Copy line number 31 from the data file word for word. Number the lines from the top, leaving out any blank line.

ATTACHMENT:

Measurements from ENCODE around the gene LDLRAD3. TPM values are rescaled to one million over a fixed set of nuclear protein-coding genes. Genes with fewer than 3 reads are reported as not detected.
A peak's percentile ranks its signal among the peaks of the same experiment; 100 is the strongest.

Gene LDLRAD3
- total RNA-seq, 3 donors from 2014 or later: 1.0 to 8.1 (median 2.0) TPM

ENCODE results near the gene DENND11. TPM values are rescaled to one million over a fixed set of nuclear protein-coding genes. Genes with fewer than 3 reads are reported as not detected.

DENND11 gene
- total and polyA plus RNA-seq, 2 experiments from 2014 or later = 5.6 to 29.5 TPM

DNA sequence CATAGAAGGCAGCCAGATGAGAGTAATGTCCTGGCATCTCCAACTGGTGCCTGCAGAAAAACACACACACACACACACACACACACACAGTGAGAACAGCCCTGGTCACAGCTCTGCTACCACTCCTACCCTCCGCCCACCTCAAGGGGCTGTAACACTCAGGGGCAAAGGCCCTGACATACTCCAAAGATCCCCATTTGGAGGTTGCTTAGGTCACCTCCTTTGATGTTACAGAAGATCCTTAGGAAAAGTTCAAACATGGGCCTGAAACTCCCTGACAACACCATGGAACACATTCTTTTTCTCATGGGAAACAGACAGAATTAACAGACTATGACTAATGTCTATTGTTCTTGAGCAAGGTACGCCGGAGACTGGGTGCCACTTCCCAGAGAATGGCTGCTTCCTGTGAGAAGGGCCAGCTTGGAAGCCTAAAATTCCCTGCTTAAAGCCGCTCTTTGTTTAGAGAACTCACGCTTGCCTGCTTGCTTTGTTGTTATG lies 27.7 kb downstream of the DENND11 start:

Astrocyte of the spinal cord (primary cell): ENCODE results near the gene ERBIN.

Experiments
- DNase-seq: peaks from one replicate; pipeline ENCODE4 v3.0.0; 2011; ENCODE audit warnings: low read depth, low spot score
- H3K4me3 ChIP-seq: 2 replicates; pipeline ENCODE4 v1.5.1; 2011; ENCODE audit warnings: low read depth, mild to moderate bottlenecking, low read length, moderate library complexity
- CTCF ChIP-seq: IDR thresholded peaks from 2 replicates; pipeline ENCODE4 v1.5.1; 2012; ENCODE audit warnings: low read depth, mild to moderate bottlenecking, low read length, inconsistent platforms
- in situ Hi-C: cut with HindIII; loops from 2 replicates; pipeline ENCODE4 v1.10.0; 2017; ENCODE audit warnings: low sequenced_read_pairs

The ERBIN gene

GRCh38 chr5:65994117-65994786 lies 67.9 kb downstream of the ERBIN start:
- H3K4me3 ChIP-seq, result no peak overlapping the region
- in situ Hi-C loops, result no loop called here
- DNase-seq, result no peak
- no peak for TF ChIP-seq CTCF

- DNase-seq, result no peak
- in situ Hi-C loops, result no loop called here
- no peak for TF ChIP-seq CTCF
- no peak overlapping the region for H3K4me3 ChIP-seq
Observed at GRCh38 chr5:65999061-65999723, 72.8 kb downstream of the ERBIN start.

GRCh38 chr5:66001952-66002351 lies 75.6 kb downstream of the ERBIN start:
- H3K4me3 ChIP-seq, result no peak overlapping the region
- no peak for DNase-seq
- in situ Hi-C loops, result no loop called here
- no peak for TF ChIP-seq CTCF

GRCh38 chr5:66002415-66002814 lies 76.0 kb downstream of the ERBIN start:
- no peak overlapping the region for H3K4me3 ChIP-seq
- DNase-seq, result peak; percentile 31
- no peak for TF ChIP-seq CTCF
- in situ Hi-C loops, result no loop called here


GRCh38 chr5:66002415-66002814 lies 76.0 kb downstream of the ERBIN start: